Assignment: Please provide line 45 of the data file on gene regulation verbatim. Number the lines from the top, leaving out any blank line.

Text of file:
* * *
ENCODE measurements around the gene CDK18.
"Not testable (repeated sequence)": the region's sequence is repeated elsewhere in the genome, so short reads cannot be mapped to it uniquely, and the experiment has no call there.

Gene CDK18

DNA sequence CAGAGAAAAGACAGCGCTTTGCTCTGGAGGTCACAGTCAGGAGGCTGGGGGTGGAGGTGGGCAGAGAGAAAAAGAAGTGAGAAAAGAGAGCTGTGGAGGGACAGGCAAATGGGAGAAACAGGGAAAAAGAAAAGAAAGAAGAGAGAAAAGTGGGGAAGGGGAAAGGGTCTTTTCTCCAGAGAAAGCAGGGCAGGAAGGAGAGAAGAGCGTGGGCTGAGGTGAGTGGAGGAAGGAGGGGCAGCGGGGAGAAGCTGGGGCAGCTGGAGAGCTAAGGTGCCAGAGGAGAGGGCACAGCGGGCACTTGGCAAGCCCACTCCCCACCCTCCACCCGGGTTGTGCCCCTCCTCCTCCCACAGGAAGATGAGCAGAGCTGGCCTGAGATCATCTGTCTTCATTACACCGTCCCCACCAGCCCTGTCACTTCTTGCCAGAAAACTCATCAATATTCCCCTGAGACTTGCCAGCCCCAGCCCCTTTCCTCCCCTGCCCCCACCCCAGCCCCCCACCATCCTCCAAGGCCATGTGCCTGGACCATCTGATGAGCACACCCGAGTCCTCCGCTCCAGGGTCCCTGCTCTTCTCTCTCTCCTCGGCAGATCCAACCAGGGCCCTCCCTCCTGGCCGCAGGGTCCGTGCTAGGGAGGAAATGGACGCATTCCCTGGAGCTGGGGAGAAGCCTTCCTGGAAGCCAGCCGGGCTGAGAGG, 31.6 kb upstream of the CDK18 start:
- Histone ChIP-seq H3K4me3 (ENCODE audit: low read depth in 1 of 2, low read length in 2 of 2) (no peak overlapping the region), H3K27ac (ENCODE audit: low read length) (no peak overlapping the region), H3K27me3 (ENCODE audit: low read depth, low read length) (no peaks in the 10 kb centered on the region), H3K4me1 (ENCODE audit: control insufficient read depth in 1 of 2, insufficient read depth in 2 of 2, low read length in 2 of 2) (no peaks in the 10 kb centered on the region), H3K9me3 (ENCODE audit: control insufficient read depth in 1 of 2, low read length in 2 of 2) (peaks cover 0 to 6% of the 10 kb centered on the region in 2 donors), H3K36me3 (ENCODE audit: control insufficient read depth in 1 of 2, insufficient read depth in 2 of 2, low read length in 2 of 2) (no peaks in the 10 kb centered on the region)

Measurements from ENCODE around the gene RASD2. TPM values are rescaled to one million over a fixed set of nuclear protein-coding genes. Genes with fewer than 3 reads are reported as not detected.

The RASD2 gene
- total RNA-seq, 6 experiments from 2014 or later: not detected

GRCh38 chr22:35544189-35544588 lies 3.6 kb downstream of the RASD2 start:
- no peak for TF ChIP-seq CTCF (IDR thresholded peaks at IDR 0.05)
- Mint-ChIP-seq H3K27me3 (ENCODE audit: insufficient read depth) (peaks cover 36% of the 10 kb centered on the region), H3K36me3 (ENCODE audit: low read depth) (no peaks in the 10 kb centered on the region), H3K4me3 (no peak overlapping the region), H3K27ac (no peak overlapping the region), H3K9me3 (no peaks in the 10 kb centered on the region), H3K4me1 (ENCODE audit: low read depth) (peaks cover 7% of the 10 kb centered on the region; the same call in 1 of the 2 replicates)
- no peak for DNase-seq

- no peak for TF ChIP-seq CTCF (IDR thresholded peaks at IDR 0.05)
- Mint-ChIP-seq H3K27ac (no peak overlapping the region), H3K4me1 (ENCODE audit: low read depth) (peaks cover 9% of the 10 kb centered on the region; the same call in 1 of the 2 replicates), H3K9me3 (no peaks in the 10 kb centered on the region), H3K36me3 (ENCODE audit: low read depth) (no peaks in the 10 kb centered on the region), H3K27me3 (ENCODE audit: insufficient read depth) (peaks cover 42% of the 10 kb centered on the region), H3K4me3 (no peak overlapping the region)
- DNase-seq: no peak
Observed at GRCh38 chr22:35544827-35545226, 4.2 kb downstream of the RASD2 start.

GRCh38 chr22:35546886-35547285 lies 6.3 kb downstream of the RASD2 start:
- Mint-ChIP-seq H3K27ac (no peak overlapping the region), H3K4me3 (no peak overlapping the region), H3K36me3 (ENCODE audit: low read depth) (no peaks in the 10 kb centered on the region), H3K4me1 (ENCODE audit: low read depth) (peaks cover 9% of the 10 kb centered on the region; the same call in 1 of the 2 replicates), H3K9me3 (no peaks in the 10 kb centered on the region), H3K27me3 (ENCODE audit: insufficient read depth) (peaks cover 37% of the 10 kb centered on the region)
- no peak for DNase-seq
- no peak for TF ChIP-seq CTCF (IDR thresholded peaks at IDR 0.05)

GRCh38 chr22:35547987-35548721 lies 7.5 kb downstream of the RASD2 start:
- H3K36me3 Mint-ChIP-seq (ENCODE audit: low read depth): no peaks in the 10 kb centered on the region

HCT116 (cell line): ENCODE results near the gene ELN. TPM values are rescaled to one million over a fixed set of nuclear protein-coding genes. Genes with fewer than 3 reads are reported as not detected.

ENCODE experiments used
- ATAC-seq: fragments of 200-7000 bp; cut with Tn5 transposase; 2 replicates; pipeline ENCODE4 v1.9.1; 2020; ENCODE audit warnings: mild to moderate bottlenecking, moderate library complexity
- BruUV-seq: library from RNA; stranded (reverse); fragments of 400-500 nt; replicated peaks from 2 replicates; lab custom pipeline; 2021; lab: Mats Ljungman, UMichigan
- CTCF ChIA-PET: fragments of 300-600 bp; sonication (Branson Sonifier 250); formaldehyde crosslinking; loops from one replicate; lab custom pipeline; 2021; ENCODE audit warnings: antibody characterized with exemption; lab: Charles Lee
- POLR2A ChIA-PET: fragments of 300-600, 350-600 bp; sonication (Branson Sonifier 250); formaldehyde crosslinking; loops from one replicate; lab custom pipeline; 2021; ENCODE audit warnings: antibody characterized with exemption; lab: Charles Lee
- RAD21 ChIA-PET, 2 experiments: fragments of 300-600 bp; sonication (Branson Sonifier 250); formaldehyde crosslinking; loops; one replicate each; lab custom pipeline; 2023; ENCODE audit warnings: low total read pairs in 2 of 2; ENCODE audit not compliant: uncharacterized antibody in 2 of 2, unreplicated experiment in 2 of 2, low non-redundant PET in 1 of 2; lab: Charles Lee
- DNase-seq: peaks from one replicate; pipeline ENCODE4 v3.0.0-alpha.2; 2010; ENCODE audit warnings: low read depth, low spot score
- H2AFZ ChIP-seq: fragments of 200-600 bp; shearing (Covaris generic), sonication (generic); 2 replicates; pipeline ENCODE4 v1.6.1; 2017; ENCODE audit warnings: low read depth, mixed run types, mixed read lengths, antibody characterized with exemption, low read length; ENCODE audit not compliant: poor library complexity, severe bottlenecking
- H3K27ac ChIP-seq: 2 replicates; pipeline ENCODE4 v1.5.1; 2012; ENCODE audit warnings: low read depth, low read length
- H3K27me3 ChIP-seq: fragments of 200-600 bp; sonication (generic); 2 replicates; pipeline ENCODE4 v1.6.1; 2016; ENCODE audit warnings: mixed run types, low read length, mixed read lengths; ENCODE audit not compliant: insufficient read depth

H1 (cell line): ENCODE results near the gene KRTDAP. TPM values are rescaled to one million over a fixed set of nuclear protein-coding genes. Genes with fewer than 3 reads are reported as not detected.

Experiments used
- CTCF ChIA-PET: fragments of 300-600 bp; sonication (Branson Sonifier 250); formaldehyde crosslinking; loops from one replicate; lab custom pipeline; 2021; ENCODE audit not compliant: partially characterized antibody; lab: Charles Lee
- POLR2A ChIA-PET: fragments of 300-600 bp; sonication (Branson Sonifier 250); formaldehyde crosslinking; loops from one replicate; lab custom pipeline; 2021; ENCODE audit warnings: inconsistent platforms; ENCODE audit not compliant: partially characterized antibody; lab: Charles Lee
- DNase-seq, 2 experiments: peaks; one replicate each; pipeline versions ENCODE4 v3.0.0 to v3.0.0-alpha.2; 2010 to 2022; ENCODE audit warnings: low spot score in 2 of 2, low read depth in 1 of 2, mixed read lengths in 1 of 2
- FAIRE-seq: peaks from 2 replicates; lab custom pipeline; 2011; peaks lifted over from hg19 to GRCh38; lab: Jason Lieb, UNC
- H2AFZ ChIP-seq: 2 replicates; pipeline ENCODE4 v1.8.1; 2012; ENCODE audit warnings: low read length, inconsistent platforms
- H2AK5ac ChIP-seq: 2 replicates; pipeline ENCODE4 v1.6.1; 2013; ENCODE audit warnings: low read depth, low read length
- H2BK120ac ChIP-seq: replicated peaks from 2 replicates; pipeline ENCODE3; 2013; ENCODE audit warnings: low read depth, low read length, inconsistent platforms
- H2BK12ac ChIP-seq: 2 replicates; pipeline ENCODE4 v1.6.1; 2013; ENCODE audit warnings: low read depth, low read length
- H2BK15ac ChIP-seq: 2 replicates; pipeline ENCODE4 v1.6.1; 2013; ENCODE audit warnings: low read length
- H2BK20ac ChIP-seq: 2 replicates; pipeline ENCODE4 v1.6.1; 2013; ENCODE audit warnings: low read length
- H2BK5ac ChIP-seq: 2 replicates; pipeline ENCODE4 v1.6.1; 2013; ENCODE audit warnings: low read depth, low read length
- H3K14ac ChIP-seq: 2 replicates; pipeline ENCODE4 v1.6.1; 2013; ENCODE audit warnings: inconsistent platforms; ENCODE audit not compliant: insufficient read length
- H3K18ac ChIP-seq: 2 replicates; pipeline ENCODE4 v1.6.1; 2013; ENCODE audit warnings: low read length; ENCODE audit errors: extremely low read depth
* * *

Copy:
- H2BK20ac ChIP-seq: 2 replicates; pipeline ENCODE4 v1.6.1; 2013; ENCODE audit warnings: low read length